"Break down the developmental stages of literacy learning and explore research-based instructional strategies which will improve your teaching practice. This course will help you explore best practices for phonemic awareness, phonics, and word recognition instruction to build student skills in vocabulary, comprehension, and fluency. Helping you to better meet the needs of your diverse classroom, the final session will bring to light the literacy needs of English language learners (ELL), students with learning disabilities, and other struggling readers."
At the end of this course, learners will understand:
- The role of research and English Language Arts standards in making decisions about effective literacy instruction.
- How to use strategies for meeting the needs of students who have diverse cultural and linguistic backgrounds (such as special education students, English Language Learners (ELL), and students from low-income environments) and students who struggle to become proficient readers.
- Concepts related to phonemic awareness, phonological awareness, fluency, spelling, writing, vocabulary development, and comprehension.
- Developmental stages of phonemic awareness and phonological awareness.
- The relationship between phonological awareness and fluency.
- Research-based comprehension strategies.
- Concepts related to motivation and learning to read and write.
- Concepts related to self-regulation of literacy skills.
Learners completing this course will be able to:
- Discuss and explain the role of research in making decisions about effective literacy instruction for students in Grades Pre K-8.
- Design phonics, phonemic-awareness, or concept-of-print instructional activities for a specific group of students. Cite research to justify choice of activities.
- Discuss the possible causes of fluency problems, evaluate the effectiveness of activities to increase fluency, and identify adaptations to these activities to meet the needs of students with diverse learning styles.
- Describe a multidimensional developmental view of reading comprehension and create a multidimensional vocabulary lesson that includes active processing.
- Discuss instructional approaches that combine direct instruction with student-centered activities for the purpose of developing self-regulated, motivated students.
- Articulate transformations in your teaching practices by creating a two-week literacy plan.
- Define professional goals and expectations for this course.
- Explain prior knowledge about how federal legislation and standards impact literacy education.
- Use course readings to discuss and explain the role of research in making decisions about effective literacy instruction for students in grades Pre K–8.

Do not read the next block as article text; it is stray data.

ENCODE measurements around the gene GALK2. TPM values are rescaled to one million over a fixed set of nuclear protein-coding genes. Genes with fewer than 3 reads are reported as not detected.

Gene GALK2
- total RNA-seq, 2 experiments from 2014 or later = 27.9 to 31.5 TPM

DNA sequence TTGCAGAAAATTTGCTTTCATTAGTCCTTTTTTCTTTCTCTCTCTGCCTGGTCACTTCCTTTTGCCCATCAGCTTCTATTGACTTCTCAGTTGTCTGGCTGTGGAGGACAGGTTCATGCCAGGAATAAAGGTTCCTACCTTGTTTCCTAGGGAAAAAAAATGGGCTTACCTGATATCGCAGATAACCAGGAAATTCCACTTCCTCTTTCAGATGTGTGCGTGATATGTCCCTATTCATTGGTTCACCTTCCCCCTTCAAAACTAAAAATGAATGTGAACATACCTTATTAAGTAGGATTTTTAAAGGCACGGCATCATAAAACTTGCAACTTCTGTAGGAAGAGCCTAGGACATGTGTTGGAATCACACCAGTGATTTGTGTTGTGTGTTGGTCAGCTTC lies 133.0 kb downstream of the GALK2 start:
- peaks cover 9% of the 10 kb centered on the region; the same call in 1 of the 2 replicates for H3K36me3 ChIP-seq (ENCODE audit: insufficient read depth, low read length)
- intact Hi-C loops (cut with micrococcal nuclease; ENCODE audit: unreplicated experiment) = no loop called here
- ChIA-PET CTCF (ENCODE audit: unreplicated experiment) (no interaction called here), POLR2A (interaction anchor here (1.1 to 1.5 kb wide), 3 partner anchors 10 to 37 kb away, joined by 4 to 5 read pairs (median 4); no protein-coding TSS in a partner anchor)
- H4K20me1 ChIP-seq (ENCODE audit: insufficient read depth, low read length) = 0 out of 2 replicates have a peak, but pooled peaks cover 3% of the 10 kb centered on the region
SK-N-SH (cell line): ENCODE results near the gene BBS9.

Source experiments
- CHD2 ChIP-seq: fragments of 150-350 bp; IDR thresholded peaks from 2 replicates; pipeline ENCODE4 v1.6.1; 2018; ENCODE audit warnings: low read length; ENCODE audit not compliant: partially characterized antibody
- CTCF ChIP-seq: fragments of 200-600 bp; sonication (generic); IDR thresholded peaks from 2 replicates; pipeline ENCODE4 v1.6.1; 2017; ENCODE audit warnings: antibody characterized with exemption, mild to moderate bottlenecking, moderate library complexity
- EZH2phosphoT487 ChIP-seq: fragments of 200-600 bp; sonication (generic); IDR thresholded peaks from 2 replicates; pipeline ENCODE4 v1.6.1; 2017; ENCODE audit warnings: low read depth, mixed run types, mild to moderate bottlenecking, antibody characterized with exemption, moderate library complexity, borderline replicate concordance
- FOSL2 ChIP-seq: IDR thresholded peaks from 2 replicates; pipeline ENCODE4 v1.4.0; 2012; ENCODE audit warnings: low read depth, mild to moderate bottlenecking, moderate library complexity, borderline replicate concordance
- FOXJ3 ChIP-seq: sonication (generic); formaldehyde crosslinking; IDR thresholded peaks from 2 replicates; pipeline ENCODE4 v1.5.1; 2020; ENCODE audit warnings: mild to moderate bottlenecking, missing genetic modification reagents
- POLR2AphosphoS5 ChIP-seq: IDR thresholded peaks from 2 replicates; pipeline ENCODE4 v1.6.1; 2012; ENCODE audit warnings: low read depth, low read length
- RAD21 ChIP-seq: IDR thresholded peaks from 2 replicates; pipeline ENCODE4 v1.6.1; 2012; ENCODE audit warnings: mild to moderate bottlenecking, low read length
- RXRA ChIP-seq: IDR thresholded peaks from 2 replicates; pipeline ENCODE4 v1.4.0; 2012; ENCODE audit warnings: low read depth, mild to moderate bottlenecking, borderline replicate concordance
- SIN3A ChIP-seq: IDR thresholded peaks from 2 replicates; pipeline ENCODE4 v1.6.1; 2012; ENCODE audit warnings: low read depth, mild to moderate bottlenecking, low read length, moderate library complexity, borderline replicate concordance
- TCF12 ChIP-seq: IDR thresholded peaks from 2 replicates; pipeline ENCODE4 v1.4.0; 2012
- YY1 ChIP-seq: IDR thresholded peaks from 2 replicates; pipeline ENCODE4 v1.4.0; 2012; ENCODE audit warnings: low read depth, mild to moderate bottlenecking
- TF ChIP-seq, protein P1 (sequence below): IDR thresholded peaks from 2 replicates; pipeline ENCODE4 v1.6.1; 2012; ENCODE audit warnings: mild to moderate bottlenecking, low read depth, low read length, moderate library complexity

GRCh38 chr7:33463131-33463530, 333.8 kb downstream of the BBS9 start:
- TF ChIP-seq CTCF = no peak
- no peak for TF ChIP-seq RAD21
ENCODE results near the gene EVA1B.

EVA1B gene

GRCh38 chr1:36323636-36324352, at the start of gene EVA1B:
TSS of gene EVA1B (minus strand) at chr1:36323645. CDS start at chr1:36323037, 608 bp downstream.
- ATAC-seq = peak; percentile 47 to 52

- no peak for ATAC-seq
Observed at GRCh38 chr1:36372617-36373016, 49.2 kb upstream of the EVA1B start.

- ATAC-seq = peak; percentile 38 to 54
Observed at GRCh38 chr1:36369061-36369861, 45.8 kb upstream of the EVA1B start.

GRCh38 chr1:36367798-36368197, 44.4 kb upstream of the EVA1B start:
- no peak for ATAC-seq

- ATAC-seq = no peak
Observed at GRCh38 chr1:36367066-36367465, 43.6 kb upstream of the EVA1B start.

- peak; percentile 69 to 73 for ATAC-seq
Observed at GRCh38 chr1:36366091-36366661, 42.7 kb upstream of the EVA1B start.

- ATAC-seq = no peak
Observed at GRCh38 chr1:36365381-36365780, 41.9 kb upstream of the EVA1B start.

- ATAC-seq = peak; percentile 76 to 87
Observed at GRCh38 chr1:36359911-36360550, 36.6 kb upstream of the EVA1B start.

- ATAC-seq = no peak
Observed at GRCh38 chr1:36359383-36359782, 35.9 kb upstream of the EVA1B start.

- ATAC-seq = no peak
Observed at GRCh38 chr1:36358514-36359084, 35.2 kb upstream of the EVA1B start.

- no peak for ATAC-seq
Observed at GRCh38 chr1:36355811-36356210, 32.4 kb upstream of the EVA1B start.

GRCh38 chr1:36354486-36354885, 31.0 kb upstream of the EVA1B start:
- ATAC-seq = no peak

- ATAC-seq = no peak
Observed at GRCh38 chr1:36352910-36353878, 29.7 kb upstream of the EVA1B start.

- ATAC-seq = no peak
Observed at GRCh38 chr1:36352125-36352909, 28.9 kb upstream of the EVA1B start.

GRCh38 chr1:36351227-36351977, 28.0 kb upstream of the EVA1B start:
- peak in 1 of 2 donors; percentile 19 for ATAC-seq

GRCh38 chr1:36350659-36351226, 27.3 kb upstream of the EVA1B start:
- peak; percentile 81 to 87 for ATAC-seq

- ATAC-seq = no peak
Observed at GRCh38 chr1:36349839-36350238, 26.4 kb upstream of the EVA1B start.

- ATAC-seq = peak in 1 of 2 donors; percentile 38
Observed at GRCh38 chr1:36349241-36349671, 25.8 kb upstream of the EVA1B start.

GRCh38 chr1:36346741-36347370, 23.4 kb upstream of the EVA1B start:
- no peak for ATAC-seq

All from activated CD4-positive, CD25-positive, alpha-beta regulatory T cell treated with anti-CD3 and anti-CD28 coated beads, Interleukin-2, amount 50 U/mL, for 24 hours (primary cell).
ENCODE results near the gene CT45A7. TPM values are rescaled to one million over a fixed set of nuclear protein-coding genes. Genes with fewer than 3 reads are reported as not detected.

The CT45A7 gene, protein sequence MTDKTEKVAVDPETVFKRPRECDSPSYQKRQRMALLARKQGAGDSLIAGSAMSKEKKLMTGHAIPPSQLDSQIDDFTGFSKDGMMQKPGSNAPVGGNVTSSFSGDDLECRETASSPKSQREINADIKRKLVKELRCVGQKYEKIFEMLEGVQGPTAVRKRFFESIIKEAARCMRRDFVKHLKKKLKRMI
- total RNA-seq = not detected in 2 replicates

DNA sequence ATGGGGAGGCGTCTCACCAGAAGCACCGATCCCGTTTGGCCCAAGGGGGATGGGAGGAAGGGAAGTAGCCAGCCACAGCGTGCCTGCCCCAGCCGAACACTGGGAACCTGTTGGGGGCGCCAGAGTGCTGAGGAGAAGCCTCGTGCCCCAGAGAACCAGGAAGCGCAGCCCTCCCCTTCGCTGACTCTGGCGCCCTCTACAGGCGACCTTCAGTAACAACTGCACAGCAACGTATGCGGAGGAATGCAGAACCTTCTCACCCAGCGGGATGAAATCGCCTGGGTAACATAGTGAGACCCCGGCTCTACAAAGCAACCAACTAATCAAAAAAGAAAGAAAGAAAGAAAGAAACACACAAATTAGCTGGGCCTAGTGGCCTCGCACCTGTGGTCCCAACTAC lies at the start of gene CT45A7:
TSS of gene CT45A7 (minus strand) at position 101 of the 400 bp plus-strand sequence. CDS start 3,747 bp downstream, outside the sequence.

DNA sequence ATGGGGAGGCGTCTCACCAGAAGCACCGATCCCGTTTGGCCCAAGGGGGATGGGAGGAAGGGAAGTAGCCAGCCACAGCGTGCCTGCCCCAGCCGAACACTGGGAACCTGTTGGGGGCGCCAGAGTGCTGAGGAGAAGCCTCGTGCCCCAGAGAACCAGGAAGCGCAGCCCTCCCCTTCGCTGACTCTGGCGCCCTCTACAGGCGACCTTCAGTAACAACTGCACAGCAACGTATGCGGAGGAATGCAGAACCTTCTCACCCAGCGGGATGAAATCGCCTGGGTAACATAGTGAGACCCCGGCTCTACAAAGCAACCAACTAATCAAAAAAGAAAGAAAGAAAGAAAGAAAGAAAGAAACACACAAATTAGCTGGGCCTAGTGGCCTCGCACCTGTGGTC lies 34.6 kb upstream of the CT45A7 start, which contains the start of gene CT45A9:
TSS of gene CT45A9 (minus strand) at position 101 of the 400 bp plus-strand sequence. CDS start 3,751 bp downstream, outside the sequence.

- Given an example of standards-based instruction, discuss whether or not the standards are appropriate for students in grades Pre K-8 and the differences that need to be addressed relative to the students' ages and developmental backgrounds.
- Formulate specific changes they would make to their teaching practice when applying English Language Arts standards and research-based reading instruction criteria and methods.
- Discuss the implications of federal legislation on literacy education and their role in achieving federal literacy goals.
- Reflect on the advantages and disadvantages of inventive spelling in reading and writing development.
- Identify and discuss adaptations to the Making Words - Word Patterns Interactive to meet the needs of students with diverse learning styles.
- Design a phonics, phonemic-awareness, or concept-of-print instructional activity for a specific group of students, using activity models provided in this session.
- Develop a list of expectations for student knowledge of phonemic awareness and phonics for a specific group of students and provide a rationale from research justifying their expectations (Alternative Project 1).
- Discuss the possible causes for fluency problems in K-8 students and describe intervention strategies to improve fluency.
- Given examples of fluency instruction, discuss the effectiveness of the activities and identify adaptations necessary to meet the needs of students with diverse learning styles.
- Reflect on the advantages and disadvantages of encouraging students to read at a faster rate and which students might benefit from fluency instruction.
- Implement a reading fluency technique with a student and reflect on the experience.
- Explain and reflect on the development of reading comprehension and the use of critical thinking discussions across grade levels.
- Use course readings to discuss and assess the multidimensional, developmental view of comprehension and its application to classroom instruction.
- Evaluate and discuss the roles of: vocabulary instruction in developing comprehension; the instructional approaches for developing comprehension; and vocabulary instruction using information provided in course readings.
- Create a file of vocabulary activities, each of which uses an active processing approach.
- Analyze state and national standards and describe the instructional implications of meeting the standards (Alternative Project2).
- Use course readings to identify and discuss instructional approaches that combine direct instruction with student-centered activities for the purpose of developing self-regulated, motivated learners.
- Reflect on how educators can turn reluctant readers and writers into self-driven, intrinsically motivated students and what suggestions from course readings may assist in the process.